How To Offset Your Ecological Footprint While Traveling

Many of us love to explore new places and cultures. And meet more people. But are we traveling sustainably? With more travelers each year, the global carbon footprint was increasing pre-pandemic. It’s time we hit the reset button and rethink how we travel.

Here are a few things to bear in mind before you book that trip to your favorite destination.

Don’t pack plastics

Plastic is made from planet-warming fuels, and it’s what adds up to global warming and affects marine and wildlife. Did you know that out of 8.3 billion metric tons, only  9% of plastic is recycled? The recycling rate of plastics in Australia was around  11.5% in 2019. While the number was higher than previous years, it did underscore that a lot of work remains to be done.

To minimize the impact, you make when it comes to plastics, you need to step up when packing. Start with reusable containers and bottles. Take your collection of shopping bags, so you don’t have to get single-use bags when you’re traveling.

And rather than buying little shampoo and conditioners and other travel comforts, get some empty bottles you can use over and over again. Other reusable and eco-friendly items you should consider packing include:

  • Towels.
  • Cutlery.
  • Small containers.
  • Reusable straws.
  • Toothbrush.
  • Sanitary products.
  • Kindle, rather than books.
  • Reef-safe sunscreen without oxybenzone.
  • Biodegradable soap.

One of the easiest ways to cut down on plastic immediately is by using something like the LifeStraw water filter bottle. This bottle filters water so well that you can drink from rivers, tap water, and any questionable water source on your travels.

Support local economies

One of the most devastating effects of global warming is that countries with fewer resources are the hardest hit. The travel industry on exacerbates this as up to 90% cash spent on traveling to these countries ends up in the pockets of big business that is outside of the very countries we’re visiting.

To help bring resources back into the countries most affected, shop local and support local businesses in your travels. That’s one thing that we do at Explorer Chick to ensure that our adventures benefit everyone involved: we work with local companies and tour operators so that money is driven back into local economies as we’re exploring them.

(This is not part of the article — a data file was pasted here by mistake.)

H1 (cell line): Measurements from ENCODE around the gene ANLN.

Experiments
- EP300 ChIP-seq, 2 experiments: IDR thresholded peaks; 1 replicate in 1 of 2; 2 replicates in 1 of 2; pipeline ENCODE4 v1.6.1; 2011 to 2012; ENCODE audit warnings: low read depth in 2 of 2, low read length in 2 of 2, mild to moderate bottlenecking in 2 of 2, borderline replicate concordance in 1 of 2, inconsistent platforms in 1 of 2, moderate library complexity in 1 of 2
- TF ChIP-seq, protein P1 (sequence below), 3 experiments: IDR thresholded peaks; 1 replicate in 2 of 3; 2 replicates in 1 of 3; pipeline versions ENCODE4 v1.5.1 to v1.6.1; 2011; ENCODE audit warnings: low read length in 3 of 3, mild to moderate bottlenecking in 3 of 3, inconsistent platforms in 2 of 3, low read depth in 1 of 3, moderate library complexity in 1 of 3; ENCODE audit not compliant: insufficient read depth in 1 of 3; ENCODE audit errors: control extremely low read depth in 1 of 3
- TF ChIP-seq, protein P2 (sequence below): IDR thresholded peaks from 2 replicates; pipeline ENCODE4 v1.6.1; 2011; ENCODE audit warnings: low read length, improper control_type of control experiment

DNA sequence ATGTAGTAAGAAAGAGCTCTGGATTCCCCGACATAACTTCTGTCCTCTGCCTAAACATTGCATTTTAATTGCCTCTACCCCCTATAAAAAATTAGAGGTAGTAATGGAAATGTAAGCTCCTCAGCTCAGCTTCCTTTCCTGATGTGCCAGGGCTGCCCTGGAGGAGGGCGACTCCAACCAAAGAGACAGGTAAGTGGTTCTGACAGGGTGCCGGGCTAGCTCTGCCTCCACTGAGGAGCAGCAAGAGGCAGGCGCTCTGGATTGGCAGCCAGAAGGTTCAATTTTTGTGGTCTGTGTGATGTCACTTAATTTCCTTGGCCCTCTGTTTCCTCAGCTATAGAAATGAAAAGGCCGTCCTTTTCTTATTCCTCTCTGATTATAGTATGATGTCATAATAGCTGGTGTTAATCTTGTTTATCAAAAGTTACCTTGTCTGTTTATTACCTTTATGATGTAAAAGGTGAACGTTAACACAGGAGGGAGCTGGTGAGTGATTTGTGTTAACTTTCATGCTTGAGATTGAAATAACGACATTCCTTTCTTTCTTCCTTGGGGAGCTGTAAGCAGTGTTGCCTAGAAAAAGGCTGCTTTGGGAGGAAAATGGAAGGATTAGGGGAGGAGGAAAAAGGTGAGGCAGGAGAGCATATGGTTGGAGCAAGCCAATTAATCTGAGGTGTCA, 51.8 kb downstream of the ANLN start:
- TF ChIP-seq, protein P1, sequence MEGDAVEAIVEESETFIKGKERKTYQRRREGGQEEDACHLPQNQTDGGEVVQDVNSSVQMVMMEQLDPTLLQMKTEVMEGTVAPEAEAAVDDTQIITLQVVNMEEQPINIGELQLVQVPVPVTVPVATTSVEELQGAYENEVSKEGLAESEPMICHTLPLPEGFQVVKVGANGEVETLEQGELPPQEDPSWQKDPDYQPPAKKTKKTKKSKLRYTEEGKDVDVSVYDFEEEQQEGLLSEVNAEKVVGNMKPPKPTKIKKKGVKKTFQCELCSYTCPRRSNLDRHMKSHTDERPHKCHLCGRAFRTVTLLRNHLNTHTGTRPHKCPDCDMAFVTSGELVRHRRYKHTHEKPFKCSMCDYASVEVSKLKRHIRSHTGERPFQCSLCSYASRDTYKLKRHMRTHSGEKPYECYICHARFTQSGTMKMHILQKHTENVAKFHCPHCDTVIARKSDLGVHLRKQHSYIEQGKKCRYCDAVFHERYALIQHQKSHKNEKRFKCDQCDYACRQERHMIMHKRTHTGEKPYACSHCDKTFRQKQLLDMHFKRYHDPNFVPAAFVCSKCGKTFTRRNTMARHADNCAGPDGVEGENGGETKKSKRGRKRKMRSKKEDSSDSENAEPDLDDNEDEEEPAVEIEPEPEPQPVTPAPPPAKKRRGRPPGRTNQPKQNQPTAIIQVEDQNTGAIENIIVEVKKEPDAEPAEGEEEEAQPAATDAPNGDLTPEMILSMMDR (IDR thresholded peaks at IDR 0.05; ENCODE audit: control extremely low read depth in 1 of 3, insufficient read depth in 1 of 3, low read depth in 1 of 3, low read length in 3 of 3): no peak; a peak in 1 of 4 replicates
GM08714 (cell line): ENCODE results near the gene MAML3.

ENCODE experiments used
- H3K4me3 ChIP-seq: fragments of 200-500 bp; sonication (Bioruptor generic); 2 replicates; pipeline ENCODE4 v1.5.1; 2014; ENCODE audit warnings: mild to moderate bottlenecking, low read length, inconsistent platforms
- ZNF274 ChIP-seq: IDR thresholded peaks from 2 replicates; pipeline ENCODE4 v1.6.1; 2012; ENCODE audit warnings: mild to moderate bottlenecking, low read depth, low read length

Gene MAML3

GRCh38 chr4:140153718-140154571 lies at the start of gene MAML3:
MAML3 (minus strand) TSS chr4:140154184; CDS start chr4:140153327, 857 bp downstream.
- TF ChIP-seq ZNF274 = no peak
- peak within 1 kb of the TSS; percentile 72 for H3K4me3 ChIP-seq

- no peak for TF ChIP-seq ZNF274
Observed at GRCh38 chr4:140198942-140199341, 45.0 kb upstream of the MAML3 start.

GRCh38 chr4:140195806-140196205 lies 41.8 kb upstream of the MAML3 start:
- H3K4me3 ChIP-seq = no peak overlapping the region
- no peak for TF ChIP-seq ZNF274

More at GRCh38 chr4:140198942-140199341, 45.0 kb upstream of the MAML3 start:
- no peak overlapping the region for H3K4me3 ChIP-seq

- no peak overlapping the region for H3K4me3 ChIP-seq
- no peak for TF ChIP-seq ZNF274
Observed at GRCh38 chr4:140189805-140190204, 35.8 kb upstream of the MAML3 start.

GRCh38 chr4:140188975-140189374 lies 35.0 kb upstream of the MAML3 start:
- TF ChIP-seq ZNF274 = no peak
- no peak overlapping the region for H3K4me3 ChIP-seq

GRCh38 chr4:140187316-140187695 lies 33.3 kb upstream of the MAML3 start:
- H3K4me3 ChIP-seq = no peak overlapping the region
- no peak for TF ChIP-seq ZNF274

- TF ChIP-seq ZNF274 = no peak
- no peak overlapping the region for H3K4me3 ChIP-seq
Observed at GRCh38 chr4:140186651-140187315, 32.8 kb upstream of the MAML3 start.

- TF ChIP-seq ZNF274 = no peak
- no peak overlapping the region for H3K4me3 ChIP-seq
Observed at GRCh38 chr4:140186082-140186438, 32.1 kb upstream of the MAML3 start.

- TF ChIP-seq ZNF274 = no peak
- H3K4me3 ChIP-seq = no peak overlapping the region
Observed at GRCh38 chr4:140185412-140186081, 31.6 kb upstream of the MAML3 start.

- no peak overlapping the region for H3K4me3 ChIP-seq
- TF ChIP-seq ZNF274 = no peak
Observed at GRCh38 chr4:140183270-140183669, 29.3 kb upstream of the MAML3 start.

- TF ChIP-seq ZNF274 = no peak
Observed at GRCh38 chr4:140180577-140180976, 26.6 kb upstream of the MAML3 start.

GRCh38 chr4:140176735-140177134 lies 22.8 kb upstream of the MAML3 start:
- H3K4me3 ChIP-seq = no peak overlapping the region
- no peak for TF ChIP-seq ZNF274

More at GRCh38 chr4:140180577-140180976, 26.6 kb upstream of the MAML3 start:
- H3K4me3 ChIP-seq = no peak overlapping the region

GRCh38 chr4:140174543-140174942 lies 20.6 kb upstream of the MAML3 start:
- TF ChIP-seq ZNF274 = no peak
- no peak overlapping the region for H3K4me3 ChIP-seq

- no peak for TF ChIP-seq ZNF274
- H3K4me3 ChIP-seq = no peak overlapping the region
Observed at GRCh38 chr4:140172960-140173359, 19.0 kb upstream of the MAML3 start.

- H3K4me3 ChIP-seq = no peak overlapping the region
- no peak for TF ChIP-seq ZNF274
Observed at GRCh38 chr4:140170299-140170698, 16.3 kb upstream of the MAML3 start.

Here are some of our upcoming international partnerships

Travel with eco-friendly airlines

Air travel is one that largely contributes negatively to the environment. The carbon dioxide emissions from flights are about 1.04 billion metric tons, about 2.5% of the total greenhouse gases emitted. You can play a part in changing that, though.

Shorter flights are less efficient, so if you’re only traveling a short distance, you might consider driving the car instead.

If you need to fly, try cutting down your impact on fuel consumption by limiting travel months to one or two in a year, rather than multiple trips every few months.

Opting to travel with self-proclaimed eco-friendly airlines such as American Airlines, Qantas, Lufthansa is another great way to travel sustainably.

Stay in certified eco-accommodation

Staying in luxe resorts and having a sip of coffee with plastic mugs in fancy restaurants is lovely, but it isn’t always good for the environment. That doesn’t mean you need to switch to cheaper, less luxurious options, though.

Many resorts are going green and adopting eco-friendly practices that are good for both the traveler and the environment. Some resorts are even certified by the Global Sustainable Tourism Council (GSTC).

Aside from resorts, the best eco-friendly options are the ones that have you getting back to nature. Whether you’re camping out in the wilderness, staying in a motorhome or tiny home, or traveling by campervan, you’ll not only be lowering your footprint, but you’ll also be saving a lot of money.

Use Carbon Offset Programs

A part of our current dilemma is that the world and our ability to explore it continues to move forward while the consequences of this continue to grow. So what are we to do, move to the forest and disconnect from the modern world?

In a word, yes.

But it’s also understandable if that life is not for you 😉

One way to help offset all of the damage that we do as individuals is to join a carbon offset program. These programs provide ways to either neutralize or reduce your carbon footprint by investing in carbon reduction projects around the world. Sustainable Jungle wrote a pretty detailed piece about this, which you can read here. While this doesn’t undo the damage caused by travel, it does “make up for it” in a way that is helpful to the planet.

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